- Vet third-party vendors and contractors:
Companies often have outside help to set up and manage various departments. Cyber security risk analyst experts have to thoroughly vet them to ensure that they meet security and regulatory standards as they work on and off-site. This can also include assessing the contractor’s information security protocols to ensure they are up to the standards necessary to protect your employer’s data as they utilize it.
Cyber Risk Analyst Skills to Acquire
The U.S. Bureau of Labor Statistics lists many of the skills and qualities a cyber risk analyst needs to complete their job. In addition to hard skills provided by education and certification, applicants need to demonstrate that they have the soft skills listed below.
- Critical analysis:
Cyber risk analysts need to critically analyze established and newly developed computer systems and networks. You can’t take anything at complete face value and must be able to assess how a network or system can be compromised or improved.
- Attention to detail:
Because computer systems are incredibly intricate and complex, a cyber risk analyst needs to have an eye for small details. A hacker can exploit even the smallest line of code in a security breach, so you need to be able to spot potential issues and avenues for improvement that aren’t obvious to anyone else.
The cyber security field is constantly changing, both from a defensive and offensive standpoint. You have to keep up to date with new methods and technologies for cyber security risk analyst and be able to implement them in creative ways that will keep the competition guessing.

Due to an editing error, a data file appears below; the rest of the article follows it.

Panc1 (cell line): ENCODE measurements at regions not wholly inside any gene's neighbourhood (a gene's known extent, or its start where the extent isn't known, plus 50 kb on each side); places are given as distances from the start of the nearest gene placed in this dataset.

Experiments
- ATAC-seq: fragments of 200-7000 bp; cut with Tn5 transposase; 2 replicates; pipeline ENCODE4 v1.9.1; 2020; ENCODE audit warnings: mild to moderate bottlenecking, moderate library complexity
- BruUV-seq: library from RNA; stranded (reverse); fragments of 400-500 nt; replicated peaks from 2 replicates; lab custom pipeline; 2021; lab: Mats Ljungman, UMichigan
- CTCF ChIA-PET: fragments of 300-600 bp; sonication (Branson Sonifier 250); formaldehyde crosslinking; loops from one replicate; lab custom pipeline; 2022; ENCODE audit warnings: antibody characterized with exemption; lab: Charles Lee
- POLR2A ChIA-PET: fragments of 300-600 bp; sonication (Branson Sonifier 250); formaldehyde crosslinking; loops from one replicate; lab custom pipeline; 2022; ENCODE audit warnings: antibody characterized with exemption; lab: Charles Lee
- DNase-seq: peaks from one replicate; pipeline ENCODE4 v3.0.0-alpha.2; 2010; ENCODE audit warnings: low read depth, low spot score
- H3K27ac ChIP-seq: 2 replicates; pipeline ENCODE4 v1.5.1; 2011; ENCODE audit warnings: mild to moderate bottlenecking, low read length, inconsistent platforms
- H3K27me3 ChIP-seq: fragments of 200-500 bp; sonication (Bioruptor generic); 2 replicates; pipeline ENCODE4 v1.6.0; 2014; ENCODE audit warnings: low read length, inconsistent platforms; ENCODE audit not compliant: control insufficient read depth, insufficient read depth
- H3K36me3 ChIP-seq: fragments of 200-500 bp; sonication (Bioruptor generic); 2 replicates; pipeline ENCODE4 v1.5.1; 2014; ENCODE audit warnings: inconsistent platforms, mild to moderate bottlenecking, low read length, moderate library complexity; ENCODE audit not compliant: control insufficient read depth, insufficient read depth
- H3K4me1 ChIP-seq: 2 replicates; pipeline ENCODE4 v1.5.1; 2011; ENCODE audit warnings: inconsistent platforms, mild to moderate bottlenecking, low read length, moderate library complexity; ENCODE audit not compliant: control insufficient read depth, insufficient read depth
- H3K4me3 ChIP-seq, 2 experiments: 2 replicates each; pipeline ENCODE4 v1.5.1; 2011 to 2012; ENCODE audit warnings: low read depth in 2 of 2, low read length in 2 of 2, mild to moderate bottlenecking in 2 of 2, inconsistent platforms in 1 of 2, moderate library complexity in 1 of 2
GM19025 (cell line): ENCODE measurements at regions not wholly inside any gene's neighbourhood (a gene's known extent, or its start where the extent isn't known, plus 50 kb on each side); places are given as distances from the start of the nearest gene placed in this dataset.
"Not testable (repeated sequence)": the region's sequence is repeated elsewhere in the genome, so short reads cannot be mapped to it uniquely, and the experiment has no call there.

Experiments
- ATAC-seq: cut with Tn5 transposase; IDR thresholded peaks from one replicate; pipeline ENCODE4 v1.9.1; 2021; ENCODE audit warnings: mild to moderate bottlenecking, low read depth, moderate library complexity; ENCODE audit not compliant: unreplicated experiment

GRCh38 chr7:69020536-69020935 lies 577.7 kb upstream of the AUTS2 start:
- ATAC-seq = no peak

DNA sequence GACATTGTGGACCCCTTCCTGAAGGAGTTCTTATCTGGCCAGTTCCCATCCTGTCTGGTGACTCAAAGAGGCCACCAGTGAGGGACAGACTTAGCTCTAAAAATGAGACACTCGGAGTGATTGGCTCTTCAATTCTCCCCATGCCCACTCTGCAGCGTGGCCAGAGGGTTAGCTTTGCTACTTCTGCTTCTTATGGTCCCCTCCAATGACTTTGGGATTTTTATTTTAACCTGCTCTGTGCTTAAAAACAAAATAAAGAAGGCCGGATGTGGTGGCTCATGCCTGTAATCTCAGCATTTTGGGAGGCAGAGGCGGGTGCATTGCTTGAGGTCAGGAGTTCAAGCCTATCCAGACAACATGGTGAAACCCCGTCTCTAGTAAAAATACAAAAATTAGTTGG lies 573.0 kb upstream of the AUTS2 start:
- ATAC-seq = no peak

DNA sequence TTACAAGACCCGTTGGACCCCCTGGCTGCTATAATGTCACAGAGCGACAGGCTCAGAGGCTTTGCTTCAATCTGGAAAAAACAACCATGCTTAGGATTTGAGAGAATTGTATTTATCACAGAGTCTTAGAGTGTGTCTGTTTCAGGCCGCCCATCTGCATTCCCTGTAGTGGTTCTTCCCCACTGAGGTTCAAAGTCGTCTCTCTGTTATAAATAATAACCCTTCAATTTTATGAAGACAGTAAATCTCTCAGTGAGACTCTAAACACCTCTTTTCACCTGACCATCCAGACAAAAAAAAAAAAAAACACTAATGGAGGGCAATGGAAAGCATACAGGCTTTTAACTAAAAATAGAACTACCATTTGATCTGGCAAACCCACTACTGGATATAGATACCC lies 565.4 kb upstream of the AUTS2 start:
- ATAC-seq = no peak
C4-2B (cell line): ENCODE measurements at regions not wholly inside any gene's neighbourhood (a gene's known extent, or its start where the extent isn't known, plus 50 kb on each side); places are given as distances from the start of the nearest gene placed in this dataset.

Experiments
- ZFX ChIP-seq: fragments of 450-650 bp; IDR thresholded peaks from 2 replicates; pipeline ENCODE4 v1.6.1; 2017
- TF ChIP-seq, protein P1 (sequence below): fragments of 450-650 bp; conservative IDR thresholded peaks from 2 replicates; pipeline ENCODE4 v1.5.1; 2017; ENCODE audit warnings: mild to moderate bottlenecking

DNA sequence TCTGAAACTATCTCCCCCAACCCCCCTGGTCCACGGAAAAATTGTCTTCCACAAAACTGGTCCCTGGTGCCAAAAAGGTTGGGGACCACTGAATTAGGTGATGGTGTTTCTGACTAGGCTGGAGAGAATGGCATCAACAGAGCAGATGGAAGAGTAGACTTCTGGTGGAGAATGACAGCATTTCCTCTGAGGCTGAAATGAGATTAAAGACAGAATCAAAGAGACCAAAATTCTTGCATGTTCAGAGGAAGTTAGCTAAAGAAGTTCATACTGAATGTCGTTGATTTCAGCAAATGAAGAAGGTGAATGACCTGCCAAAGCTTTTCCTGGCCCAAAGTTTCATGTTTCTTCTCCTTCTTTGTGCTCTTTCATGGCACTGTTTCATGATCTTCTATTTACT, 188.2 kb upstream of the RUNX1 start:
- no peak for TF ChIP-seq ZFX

- Exceptional problem-solving:
A cyber risk analyst’s entire job is based on problem-solving. You have to combine all of the previous qualities listed here and implement them to tackle the various obstacles you’ll encounter on the job. Because there are so many different things that can go wrong, you have to be able to adapt and implement problem-solving strategies on the fly.
Although the pathway listed earlier in the article is often the best way to get a job as a cyber security engineer, it isn’t the only way to get the job. People often gain special skills in other fields of work that also apply to the cyber security industry. If you work in a similar field, such as IT or computer programming, you may have already learned what’s necessary to make the switch into digital application security.
Military service members can also possess the abilities required for cyber security risk analyst. Every branch of the military has cyber security professionals protecting the country’s data, offering members training opportunities to advance into the field. Military service is a viable alternative to the traditional college pathway to employment, and the military will often pay for additional schooling and certifications.
However, you almost always need some sort of degree to be a competitive applicant. If you have an associate’s degree, completing certifications may be enough to open up opportunities for advancement as a cyber security professional.
Also, it never hurts to express interest in the cyber security risk analyst field to your current employer. They may be willing to help provide training and counseling for you to develop into the position. In-house promotion is a great way for companies to ensure the quality of their applicants and keep recruitment costs down in the long run.